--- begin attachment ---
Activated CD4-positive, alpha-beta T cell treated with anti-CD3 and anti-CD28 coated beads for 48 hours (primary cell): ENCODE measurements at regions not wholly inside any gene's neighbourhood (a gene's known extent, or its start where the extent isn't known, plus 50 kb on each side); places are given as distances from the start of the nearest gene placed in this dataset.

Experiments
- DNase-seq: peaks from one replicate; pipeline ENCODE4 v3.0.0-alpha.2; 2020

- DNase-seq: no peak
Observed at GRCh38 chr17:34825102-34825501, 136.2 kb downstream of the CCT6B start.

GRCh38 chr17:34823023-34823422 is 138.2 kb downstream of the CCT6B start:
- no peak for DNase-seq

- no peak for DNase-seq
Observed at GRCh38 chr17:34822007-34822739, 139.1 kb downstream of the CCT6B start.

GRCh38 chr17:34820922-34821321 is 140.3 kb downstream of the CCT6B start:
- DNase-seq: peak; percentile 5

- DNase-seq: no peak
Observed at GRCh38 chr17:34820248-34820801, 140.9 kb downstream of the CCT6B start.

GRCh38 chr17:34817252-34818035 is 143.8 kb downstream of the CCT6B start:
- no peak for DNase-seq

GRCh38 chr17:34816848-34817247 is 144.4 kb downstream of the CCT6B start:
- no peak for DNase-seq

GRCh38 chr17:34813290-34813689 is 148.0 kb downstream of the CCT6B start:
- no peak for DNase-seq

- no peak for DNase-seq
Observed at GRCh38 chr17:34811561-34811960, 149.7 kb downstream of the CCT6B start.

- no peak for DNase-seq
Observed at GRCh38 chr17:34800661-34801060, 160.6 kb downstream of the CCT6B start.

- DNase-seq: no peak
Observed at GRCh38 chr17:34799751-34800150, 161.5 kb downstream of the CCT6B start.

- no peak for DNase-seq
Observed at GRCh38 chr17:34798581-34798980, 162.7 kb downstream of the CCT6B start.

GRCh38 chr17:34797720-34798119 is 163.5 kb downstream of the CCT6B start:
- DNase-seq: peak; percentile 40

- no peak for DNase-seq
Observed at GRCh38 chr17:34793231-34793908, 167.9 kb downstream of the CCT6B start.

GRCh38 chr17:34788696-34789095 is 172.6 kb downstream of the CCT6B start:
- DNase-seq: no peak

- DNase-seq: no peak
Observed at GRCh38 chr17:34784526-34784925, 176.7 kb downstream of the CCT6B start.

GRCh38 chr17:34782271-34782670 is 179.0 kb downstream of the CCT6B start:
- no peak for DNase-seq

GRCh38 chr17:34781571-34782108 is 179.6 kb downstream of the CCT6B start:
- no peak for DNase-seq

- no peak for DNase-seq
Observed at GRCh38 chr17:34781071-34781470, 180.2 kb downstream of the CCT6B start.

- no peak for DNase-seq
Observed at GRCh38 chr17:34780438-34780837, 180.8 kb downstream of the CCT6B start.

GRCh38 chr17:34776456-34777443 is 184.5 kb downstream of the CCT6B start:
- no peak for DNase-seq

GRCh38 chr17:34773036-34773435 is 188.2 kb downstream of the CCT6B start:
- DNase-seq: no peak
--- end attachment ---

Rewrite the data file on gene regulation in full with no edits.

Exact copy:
Activated CD4-positive, alpha-beta T cell treated with anti-CD3 and anti-CD28 coated beads for 48 hours (primary cell): ENCODE measurements at regions not wholly inside any gene's neighbourhood (a gene's known extent, or its start where the extent isn't known, plus 50 kb on each side); places are given as distances from the start of the nearest gene placed in this dataset.

Experiments
- DNase-seq: peaks from one replicate; pipeline ENCODE4 v3.0.0-alpha.2; 2020

- DNase-seq: no peak
Observed at GRCh38 chr17:34825102-34825501, 136.2 kb downstream of the CCT6B start.

GRCh38 chr17:34823023-34823422 is 138.2 kb downstream of the CCT6B start:
- no peak for DNase-seq

- no peak for DNase-seq
Observed at GRCh38 chr17:34822007-34822739, 139.1 kb downstream of the CCT6B start.

GRCh38 chr17:34820922-34821321 is 140.3 kb downstream of the CCT6B start:
- DNase-seq: peak; percentile 5

- DNase-seq: no peak
Observed at GRCh38 chr17:34820248-34820801, 140.9 kb downstream of the CCT6B start.

GRCh38 chr17:34817252-34818035 is 143.8 kb downstream of the CCT6B start:
- no peak for DNase-seq

GRCh38 chr17:34816848-34817247 is 144.4 kb downstream of the CCT6B start:
- no peak for DNase-seq

GRCh38 chr17:34813290-34813689 is 148.0 kb downstream of the CCT6B start:
- no peak for DNase-seq

- no peak for DNase-seq
Observed at GRCh38 chr17:34811561-34811960, 149.7 kb downstream of the CCT6B start.

- no peak for DNase-seq
Observed at GRCh38 chr17:34800661-34801060, 160.6 kb downstream of the CCT6B start.

- DNase-seq: no peak
Observed at GRCh38 chr17:34799751-34800150, 161.5 kb downstream of the CCT6B start.

- no peak for DNase-seq
Observed at GRCh38 chr17:34798581-34798980, 162.7 kb downstream of the CCT6B start.

GRCh38 chr17:34797720-34798119 is 163.5 kb downstream of the CCT6B start:
- DNase-seq: peak; percentile 40

- no peak for DNase-seq
Observed at GRCh38 chr17:34793231-34793908, 167.9 kb downstream of the CCT6B start.

GRCh38 chr17:34788696-34789095 is 172.6 kb downstream of the CCT6B start:
- DNase-seq: no peak

- DNase-seq: no peak
Observed at GRCh38 chr17:34784526-34784925, 176.7 kb downstream of the CCT6B start.

GRCh38 chr17:34782271-34782670 is 179.0 kb downstream of the CCT6B start:
- no peak for DNase-seq

GRCh38 chr17:34781571-34782108 is 179.6 kb downstream of the CCT6B start:
- no peak for DNase-seq

- no peak for DNase-seq
Observed at GRCh38 chr17:34781071-34781470, 180.2 kb downstream of the CCT6B start.

- no peak for DNase-seq
Observed at GRCh38 chr17:34780438-34780837, 180.8 kb downstream of the CCT6B start.

GRCh38 chr17:34776456-34777443 is 184.5 kb downstream of the CCT6B start:
- no peak for DNase-seq

GRCh38 chr17:34773036-34773435 is 188.2 kb downstream of the CCT6B start:
- DNase-seq: no peak